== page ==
UWC Mahindra College monthly newsletter

Sunday, April 1, 2012

Student Profile

Zibusiso - Zimbabwe Class of 2012

Favourite quote: "What we have done for ourselves alone dies with us, what we have done for others and the world remains and is immortal." Albert Pike

Hobbies: Listening to music, singing and working out, playing volleyball, football, foosball and board games.

Languages: Ndebele, Shona, Zulu, Spanish and English

Why did you choose UWC Mahindra College: I was drawn to UWC to gain experiences in a culturally diverse college and dynamic learning environment. However, I preferred UWC Mahindra College because of its setting. I have always admired the richness of cultures, languages, dishes and how the Indian societies uphold their values. I wanted to be part of that experience. Because of the vast socio economic differences, high inequality and its location in a village, I felt that the college would afford me an opportunity to reach out to local communities. The college life struck me because of its emphasis on freedom of opinion, responsibility and transparency within the community. I thought such an environment would foster self-motivation, which would make participation in activities more interesting and engaging for everyone in the community.

What do you like best about the college: The people here are amazing. I have never felt so much at a home yet so far away in college. Students and faculty members are kind, caring and approachable. I enjoy living at close quarters to faculty members. It is almost impossible to feel depressed when surrounded by smiling faces everywhere I go. The cooking, cleaning and security staff members are also nice and eager to strike conversations in Hindi and English.
What were your most challenging moments in the college: Firstly, my initial source of frustration was an inability to overcome the local language barrier that existed during community engagement programs in the village and during project weeks and so I had to rely on friends to translate for me. I had a wish to interact with kids and support staff in the college but my poor knowledge of Hindi rendered me incapable. However, with time my knowledge of Hindi has improved through experiences outside the college. 

Secondly, the need to strike a balance between academics, activities and social life was a challenge especially coming from schools in Zimbabwe, whose main curriculum emphasis was on academics, and everything happened according to the time table, including studying and going to bed. A lot of interesting activities go on in the college and I am curious to learn new things. Therefore I had to be selective, given the freedom of choosing how to allocate my time to the different activities of my own interests. However, these challenges have taught me to wisely and effectively manage my time.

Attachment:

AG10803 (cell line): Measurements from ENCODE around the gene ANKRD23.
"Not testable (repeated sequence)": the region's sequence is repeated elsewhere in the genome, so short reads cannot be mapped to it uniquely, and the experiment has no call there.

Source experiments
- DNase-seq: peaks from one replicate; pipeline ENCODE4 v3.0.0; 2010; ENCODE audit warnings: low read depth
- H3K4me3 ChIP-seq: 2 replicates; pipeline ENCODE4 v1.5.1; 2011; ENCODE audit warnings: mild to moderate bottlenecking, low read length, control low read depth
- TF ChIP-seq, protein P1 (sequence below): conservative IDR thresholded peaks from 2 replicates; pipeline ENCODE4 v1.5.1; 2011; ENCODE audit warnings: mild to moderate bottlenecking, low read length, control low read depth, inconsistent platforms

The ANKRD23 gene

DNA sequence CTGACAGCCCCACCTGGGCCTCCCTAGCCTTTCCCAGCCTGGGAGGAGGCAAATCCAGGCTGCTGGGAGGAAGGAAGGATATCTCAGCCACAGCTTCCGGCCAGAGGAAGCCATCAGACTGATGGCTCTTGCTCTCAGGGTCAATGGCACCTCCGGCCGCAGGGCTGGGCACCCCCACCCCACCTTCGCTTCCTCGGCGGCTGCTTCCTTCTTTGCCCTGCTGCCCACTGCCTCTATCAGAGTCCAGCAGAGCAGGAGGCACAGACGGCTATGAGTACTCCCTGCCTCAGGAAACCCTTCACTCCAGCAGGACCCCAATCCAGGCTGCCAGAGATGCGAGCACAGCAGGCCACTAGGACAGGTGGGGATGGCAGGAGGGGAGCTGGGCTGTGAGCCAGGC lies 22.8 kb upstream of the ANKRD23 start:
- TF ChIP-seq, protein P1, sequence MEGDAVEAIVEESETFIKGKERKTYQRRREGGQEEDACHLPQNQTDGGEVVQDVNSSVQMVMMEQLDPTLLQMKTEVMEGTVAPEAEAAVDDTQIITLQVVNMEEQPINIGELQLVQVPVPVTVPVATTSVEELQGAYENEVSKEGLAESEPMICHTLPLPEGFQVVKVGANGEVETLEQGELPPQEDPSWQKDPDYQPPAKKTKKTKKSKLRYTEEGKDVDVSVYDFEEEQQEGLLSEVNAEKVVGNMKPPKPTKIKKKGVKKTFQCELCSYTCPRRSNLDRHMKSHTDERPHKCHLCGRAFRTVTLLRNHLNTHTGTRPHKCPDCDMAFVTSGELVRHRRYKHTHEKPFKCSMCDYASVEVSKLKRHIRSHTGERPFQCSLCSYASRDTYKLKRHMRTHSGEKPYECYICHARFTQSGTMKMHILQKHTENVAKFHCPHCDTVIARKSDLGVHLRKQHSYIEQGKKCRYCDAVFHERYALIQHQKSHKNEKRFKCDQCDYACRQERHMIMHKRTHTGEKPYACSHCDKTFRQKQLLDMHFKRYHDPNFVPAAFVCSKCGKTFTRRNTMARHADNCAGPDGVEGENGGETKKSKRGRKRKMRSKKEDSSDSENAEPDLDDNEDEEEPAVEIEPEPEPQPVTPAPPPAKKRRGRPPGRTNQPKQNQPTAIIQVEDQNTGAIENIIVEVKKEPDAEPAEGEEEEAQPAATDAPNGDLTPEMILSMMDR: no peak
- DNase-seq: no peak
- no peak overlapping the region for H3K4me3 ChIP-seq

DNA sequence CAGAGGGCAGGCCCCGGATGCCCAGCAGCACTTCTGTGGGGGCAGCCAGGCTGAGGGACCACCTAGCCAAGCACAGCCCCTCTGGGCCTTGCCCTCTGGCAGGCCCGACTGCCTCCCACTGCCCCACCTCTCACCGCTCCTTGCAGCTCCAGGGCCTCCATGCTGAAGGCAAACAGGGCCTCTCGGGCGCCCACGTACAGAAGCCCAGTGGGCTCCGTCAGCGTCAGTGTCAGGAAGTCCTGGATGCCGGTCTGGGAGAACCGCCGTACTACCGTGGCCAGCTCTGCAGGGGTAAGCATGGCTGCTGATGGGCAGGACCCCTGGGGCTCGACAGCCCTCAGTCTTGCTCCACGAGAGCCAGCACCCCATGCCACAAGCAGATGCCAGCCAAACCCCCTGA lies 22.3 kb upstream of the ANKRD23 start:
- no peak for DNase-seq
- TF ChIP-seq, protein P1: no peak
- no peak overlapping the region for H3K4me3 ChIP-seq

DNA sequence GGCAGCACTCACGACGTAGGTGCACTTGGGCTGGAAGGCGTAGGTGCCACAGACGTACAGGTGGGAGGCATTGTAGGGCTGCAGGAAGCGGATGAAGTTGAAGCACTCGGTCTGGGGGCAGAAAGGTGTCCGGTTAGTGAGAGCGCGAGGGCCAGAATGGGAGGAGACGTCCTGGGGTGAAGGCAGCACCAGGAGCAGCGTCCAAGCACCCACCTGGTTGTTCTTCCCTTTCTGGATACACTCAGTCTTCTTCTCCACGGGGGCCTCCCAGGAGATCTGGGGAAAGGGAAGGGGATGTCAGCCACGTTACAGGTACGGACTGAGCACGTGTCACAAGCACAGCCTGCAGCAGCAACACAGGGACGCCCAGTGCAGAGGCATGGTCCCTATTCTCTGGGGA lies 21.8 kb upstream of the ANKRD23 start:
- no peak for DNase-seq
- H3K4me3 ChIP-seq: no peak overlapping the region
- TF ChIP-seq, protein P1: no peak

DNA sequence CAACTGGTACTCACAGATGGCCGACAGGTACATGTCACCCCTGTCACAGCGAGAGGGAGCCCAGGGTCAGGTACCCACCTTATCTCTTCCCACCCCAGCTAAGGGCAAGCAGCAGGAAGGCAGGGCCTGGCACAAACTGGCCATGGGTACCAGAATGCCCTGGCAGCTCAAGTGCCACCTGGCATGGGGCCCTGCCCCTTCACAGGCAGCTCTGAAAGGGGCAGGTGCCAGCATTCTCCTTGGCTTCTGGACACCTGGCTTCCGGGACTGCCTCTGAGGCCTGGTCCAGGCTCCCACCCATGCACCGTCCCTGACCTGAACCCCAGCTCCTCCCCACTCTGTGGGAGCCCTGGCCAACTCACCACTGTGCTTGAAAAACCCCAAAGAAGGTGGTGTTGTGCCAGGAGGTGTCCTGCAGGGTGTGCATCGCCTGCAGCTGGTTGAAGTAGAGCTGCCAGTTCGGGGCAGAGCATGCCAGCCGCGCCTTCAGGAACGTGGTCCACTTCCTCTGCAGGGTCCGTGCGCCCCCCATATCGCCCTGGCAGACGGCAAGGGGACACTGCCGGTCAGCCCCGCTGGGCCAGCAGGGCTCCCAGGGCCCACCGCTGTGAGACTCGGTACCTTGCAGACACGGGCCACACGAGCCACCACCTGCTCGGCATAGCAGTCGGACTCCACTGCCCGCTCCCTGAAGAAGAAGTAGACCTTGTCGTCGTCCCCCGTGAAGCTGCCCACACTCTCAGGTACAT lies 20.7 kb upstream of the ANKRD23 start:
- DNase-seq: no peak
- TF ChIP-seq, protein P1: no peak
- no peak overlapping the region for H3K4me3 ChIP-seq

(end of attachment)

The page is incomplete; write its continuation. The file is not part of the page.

What are your hopes for your future: Due to experiences especially in a UWC, I have developed a plethora of interests ranging from engineering to cultural and linguistic studies. New experiences lead to discoveries of dormant interests. I would like to be a humanitarian mechanical engineer. I have always wanted to study engineering because of an interest to discover functionalities of machinery, to design and innovate. But I also have a strong desire to study cultures and languages, thus this field will afford me the platform to explore all my fields of interest for the good of marginalized communities.

What is your wish for the future of UWC Mahindra College: I admire the fact that the UWC movement has a vision. I feel that UWC Mahindra College should have its own vision and goals as an institution, that extend beyond our two year experiences so that coming batches can build on the work of their previous batches. As a future alumni, it will be easier to work together to support the vision that we will have shared during our two years here. That way we will have a sense of progress. Visions that I have are an increase and a balance in the diversity of the student and faculty members and more college alumni returning for gap years.

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